I dipped back into my pictures from Spring in previous years and came up with a few to share today. There have been sightings of the Rose-breasted Grosbeak and Indigo Bunting. I believe in the past the grosbeak has been seen in St. John's while the bunting has been reported on the west coast of the province. I recall one spring grosbeak reported at Kent's Pond, two years ago I think.
The special rarity was the European Golden Plover seen in Goulds on May 15, 2010. I included it here because this is one we should be watching for every time we get a strong NE wind.
The Ivory Gull showed up at QV on Feb. 27, but has been sighted as recently as March 31st. It is still possible there may be more out there to be found.
While the Laughing Gull has been reported in the province as early as April, it was in June 2010 when one showed up at Kenny's Pond and July 2012 when one was spotted on Pond Road in CBS. Anything goes with rarities, that is what makes them so exciting when they do appear.
This Garganey arrived at Mundy Pond on April 30, 2010 and stayed only one day. I recall the day to be cold and blustery, hardly tolerable. Nevertheless, I was glad I pushed through it because this bird did not linger.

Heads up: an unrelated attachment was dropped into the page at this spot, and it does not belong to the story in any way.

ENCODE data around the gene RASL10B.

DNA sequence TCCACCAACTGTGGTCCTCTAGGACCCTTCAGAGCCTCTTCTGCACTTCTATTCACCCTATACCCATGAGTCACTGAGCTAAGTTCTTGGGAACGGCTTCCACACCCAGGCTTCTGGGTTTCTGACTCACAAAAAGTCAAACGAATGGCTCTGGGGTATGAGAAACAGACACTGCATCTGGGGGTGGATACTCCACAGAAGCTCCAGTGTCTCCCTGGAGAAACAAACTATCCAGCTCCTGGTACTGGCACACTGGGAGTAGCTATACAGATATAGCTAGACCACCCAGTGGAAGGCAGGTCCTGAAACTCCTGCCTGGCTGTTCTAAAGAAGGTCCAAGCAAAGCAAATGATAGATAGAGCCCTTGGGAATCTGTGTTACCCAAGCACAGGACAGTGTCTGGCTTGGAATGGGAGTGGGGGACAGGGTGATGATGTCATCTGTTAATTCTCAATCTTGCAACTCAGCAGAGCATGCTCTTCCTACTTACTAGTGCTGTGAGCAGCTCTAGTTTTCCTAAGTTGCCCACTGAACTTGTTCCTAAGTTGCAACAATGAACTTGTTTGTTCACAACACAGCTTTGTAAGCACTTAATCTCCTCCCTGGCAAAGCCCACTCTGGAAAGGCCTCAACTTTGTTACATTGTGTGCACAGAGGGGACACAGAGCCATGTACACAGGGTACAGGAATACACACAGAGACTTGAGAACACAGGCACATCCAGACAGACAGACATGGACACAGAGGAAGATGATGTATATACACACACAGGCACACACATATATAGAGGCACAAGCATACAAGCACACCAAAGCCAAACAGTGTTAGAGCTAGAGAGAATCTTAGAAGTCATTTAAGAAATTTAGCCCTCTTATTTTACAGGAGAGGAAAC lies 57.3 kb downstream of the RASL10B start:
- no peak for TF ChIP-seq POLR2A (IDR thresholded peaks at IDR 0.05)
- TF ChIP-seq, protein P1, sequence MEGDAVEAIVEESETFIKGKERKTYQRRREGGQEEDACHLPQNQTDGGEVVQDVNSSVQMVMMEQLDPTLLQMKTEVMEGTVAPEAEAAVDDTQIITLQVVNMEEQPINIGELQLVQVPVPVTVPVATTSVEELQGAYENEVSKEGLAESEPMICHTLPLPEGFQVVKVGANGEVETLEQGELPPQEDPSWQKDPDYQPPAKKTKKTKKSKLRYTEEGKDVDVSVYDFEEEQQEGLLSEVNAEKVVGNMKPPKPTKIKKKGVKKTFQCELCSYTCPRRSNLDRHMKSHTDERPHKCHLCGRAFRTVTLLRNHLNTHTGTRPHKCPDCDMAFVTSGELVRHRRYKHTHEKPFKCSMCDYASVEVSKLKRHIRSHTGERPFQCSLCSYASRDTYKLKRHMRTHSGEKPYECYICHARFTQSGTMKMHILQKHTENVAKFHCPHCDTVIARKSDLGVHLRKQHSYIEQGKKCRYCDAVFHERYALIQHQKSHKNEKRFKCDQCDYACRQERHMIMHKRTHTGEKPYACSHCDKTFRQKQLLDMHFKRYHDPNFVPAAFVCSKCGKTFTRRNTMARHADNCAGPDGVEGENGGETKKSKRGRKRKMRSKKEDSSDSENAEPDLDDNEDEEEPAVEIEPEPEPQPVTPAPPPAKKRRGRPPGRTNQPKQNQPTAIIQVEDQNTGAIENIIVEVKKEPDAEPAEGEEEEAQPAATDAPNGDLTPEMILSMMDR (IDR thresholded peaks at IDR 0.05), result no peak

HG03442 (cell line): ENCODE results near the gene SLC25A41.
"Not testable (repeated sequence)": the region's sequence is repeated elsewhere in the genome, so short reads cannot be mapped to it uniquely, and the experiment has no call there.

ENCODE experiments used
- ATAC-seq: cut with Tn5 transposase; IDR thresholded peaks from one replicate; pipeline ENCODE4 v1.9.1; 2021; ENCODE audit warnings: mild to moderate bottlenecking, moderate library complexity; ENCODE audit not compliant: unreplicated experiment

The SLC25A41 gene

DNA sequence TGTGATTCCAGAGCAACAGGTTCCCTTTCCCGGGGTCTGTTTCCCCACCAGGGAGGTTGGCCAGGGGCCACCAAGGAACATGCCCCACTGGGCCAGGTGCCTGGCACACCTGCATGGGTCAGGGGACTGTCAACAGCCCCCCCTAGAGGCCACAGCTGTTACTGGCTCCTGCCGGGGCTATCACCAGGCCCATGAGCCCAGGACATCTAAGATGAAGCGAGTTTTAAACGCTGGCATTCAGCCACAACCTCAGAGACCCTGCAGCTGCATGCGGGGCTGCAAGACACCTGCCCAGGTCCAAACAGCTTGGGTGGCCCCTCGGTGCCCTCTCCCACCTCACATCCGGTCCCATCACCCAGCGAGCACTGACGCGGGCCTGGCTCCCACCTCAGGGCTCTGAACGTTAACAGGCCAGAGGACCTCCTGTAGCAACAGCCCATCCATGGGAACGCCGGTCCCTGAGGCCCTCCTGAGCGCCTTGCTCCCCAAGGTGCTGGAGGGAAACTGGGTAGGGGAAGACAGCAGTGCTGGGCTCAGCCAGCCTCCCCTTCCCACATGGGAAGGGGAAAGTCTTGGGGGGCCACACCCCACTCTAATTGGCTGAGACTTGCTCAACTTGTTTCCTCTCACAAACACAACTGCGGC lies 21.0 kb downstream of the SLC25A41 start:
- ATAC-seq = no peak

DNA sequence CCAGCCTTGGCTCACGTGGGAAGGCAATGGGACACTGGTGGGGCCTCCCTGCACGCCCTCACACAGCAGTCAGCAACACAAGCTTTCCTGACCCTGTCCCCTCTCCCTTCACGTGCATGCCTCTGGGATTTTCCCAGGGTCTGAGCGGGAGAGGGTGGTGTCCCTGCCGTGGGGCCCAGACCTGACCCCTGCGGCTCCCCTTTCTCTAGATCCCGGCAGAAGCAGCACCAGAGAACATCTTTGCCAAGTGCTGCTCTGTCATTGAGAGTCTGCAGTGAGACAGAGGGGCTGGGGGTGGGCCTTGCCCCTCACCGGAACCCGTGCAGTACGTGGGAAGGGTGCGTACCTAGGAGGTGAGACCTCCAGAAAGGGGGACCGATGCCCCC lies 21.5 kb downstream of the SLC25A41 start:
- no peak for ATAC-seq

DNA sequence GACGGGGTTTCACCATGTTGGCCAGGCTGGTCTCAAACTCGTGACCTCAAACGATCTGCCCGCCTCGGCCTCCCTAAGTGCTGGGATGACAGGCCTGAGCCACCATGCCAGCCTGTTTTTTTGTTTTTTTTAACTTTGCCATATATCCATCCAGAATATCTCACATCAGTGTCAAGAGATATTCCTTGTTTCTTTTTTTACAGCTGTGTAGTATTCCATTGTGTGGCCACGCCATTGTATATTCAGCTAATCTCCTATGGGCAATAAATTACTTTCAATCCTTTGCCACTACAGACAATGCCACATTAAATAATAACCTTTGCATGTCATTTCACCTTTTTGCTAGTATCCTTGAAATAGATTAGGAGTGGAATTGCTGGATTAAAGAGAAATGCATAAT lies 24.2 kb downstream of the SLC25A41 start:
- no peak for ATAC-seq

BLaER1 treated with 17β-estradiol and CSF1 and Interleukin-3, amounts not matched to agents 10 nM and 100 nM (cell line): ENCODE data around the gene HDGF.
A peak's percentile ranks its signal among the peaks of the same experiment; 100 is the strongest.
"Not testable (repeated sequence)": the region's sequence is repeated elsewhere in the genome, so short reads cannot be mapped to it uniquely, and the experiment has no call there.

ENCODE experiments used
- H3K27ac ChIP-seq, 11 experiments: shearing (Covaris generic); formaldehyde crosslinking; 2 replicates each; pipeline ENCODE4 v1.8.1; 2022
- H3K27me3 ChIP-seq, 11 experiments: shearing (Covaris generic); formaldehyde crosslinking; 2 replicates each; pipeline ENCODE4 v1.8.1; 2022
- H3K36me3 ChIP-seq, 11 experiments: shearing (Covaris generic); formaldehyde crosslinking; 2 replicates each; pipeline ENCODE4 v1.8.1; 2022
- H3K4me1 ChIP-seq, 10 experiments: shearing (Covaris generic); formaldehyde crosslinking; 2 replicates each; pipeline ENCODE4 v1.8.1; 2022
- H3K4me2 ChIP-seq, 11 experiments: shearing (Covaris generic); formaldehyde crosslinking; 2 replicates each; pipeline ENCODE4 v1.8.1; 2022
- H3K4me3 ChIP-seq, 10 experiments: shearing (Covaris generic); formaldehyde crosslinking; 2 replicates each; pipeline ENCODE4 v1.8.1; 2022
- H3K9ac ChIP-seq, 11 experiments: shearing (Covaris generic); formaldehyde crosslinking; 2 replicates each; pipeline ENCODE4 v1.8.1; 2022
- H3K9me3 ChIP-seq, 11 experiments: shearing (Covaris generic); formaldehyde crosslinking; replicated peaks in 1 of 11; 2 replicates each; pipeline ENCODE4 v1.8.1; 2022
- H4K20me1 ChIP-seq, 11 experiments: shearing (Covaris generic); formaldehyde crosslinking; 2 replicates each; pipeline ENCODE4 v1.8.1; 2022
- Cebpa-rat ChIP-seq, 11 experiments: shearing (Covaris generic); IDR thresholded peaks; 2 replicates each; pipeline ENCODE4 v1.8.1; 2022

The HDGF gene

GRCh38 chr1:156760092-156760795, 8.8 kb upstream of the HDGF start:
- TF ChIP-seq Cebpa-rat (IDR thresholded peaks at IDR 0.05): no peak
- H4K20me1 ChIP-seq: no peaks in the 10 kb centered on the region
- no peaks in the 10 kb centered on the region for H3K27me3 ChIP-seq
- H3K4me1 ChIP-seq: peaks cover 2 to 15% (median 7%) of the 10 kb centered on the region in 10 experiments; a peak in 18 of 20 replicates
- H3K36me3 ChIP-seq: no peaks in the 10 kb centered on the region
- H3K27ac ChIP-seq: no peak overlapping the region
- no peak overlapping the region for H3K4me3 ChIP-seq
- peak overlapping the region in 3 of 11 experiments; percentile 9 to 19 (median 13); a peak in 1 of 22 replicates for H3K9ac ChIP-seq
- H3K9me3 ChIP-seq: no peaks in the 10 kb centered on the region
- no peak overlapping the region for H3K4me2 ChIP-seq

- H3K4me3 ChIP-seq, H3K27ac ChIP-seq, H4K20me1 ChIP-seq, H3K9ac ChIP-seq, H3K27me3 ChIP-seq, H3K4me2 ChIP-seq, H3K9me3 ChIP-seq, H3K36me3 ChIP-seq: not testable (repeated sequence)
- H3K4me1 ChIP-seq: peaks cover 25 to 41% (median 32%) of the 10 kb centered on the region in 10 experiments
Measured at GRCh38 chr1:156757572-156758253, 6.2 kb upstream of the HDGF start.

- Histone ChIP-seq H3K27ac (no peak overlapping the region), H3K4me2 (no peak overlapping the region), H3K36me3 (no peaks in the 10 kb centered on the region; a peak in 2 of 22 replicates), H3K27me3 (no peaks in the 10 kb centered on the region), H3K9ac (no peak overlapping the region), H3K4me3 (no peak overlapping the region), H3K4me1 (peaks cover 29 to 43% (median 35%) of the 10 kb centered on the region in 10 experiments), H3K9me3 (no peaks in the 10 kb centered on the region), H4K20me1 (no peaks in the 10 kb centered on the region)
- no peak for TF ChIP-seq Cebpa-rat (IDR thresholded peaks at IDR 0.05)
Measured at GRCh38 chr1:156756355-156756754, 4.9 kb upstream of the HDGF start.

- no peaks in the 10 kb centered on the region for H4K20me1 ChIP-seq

It was on April 25, 2011 in Trepassey when I first saw a Yellow-bellied Sapsucker. This is really a great bird! There are reports of at least two that regularly frequent Trepassey during the spring. In fact, signs on trees in the area suggest there may be more than two and that they have been very busy.
It was on May 10, 2010 that I was able to see this great Red-necked Phalarope in the Ruby Line Pond. This bird stayed around for several days.
There was this Great Egret that flew into Long Pond in April 2011 and stayed long enough to wow birders and non-birders alike.
Last year, it was a White Pelican that teased us at about this time of the year. I made two trips in an effort to see that very active bird but was unsuccessful. This year there have been reports of possibly three Greater White-fronted Geese in Central NL. The Gray Heron still lingers in Little Heart's Ease, and who knows what else is out there. Of course, also possible to see at this time of the year are the owls. This is a group of birds that I have only seen the Great-horned Owl and the Snowy Owl. The thought of seeing the small owls that breed in our province is pretty exciting.
Even though it seems quiet on the bird front, the possibilities keep me engaged enough to get out there looking for the next unexpected rarity. Good places to check at this time of the year are fields and ponds in Goulds, Long Pond, Mundy Pond, and all feeders. Anticipation is a great motivator to get out and explore the many areas, even though the weather-of-the-month is not shaping up to be that great.
For more information about birds of Spring, check Jared Clarke's blog: Birdtherock to read his spring summaries. (Linked under My Blog List.)